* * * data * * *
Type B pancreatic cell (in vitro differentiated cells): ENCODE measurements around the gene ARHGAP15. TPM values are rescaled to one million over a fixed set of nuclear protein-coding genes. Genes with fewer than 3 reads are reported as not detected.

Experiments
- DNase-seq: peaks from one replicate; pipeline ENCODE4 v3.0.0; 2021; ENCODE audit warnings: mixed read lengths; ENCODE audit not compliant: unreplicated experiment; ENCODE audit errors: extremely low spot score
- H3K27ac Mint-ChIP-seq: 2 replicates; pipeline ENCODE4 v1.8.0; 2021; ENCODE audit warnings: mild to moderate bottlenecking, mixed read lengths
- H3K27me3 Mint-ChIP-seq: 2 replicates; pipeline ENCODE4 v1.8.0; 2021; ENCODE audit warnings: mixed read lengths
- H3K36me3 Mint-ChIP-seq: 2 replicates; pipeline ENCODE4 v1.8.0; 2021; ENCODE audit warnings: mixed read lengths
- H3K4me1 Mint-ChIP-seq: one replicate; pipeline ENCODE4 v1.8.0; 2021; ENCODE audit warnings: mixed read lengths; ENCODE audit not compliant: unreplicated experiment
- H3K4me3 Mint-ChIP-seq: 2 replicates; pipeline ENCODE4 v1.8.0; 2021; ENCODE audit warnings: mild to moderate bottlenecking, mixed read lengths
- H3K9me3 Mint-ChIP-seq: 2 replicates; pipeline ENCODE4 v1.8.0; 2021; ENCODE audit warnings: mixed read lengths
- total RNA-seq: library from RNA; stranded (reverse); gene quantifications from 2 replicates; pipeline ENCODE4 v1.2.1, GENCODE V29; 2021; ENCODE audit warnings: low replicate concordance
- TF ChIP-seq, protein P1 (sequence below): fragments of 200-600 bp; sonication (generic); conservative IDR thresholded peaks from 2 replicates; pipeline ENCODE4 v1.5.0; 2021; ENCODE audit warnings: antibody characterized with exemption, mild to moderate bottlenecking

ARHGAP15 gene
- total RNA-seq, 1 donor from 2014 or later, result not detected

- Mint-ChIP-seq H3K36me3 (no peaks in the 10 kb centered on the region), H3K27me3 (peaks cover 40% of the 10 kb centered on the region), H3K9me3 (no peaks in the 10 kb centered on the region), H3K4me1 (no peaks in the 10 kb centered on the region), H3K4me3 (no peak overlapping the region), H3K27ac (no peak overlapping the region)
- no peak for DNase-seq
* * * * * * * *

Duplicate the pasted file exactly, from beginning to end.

Type B pancreatic cell (in vitro differentiated cells): ENCODE measurements around the gene ARHGAP15. TPM values are rescaled to one million over a fixed set of nuclear protein-coding genes. Genes with fewer than 3 reads are reported as not detected.

Experiments
- DNase-seq: peaks from one replicate; pipeline ENCODE4 v3.0.0; 2021; ENCODE audit warnings: mixed read lengths; ENCODE audit not compliant: unreplicated experiment; ENCODE audit errors: extremely low spot score
- H3K27ac Mint-ChIP-seq: 2 replicates; pipeline ENCODE4 v1.8.0; 2021; ENCODE audit warnings: mild to moderate bottlenecking, mixed read lengths
- H3K27me3 Mint-ChIP-seq: 2 replicates; pipeline ENCODE4 v1.8.0; 2021; ENCODE audit warnings: mixed read lengths
- H3K36me3 Mint-ChIP-seq: 2 replicates; pipeline ENCODE4 v1.8.0; 2021; ENCODE audit warnings: mixed read lengths
- H3K4me1 Mint-ChIP-seq: one replicate; pipeline ENCODE4 v1.8.0; 2021; ENCODE audit warnings: mixed read lengths; ENCODE audit not compliant: unreplicated experiment
- H3K4me3 Mint-ChIP-seq: 2 replicates; pipeline ENCODE4 v1.8.0; 2021; ENCODE audit warnings: mild to moderate bottlenecking, mixed read lengths
- H3K9me3 Mint-ChIP-seq: 2 replicates; pipeline ENCODE4 v1.8.0; 2021; ENCODE audit warnings: mixed read lengths
- total RNA-seq: library from RNA; stranded (reverse); gene quantifications from 2 replicates; pipeline ENCODE4 v1.2.1, GENCODE V29; 2021; ENCODE audit warnings: low replicate concordance
- TF ChIP-seq, protein P1 (sequence below): fragments of 200-600 bp; sonication (generic); conservative IDR thresholded peaks from 2 replicates; pipeline ENCODE4 v1.5.0; 2021; ENCODE audit warnings: antibody characterized with exemption, mild to moderate bottlenecking

ARHGAP15 gene
- total RNA-seq, 1 donor from 2014 or later, result not detected

- Mint-ChIP-seq H3K36me3 (no peaks in the 10 kb centered on the region), H3K27me3 (peaks cover 40% of the 10 kb centered on the region), H3K9me3 (no peaks in the 10 kb centered on the region), H3K4me1 (no peaks in the 10 kb centered on the region), H3K4me3 (no peak overlapping the region), H3K27ac (no peak overlapping the region)
- no peak for DNase-seq